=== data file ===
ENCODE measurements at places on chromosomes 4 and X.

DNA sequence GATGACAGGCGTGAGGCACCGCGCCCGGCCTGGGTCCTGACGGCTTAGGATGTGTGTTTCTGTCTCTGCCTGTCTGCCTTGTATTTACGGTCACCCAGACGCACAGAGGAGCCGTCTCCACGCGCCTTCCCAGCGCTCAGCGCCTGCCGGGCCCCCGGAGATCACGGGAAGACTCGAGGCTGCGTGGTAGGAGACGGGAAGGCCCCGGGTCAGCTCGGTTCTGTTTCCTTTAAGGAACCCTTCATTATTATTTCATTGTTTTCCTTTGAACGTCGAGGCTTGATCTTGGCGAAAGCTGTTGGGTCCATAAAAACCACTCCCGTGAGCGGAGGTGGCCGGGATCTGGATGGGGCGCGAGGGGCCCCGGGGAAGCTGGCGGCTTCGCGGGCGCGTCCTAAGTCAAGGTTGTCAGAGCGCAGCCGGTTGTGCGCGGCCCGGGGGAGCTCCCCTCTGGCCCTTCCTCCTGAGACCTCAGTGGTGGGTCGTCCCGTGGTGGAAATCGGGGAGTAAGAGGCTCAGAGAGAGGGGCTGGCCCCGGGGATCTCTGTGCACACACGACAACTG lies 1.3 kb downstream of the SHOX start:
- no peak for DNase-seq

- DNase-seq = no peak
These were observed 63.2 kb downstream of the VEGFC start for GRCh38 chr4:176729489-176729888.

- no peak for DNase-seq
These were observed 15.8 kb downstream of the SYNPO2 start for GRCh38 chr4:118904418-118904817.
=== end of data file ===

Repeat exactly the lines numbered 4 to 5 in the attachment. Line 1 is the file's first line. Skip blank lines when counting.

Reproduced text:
- DNase-seq = no peak
These were observed 63.2 kb downstream of the VEGFC start for GRCh38 chr4:176729489-176729888.